Lori wedding band


29 years ago today, I asked my wife Lori to marry me. The proposal made after only 3 days knowing each has confounded many who hear it except for a few empathetic friends. You can fail to know everything (about a person or about a decision) as long as you know enough. The “key” things as the strategy-minded leader/manager in me would say.

I wasn’t able to arrange for a ring for the proposal so we went ring shopping together that weekend. I have since learned that most jewellery is best bought on a consultative basis. Yes, surprises are wonderful and yes Lori says you can never ‘fail’ with jewellery, but when we have gone shopping together, we always end up with something she prefers a fair bit different to what I would have chosen by myself. Our rings, a symbol of our love for each other, were indeed chosen and designed together.

One characteristic of our rings is imperfection. The classic metaphor for a ring is the “unbroken circle”, but our rings are spirals. Lines that never met, but are forever joined. A design of a more boundless motif. And the crowning piece to Lori’s engagement ring too is distinguished by imperfection.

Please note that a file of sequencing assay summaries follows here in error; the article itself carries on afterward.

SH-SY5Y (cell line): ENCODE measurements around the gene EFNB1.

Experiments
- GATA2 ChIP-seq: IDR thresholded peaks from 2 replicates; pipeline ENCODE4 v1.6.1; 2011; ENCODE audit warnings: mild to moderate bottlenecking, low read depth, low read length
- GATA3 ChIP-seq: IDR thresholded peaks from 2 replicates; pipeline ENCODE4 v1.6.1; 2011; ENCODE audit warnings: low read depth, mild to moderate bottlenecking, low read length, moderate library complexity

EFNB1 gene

The diamond we chose had a minuscule flaw deep inside that you could only really see with a jewellers glass. But the small flaw not only made the otherwise dazzling gem affordable to our just-starting-out-in-life budget, but Lori also embraced it as a miniature signature of its uniqueness. Whenever the ring had to be cleaned or adjusted, the first thing she would do when she got it back would be to look for that distinctive flaw. Actually, new technology that ‘marks’ diamonds with lasers in a similar fashion has become popular in essence creating imperfections to make them more secure and personal.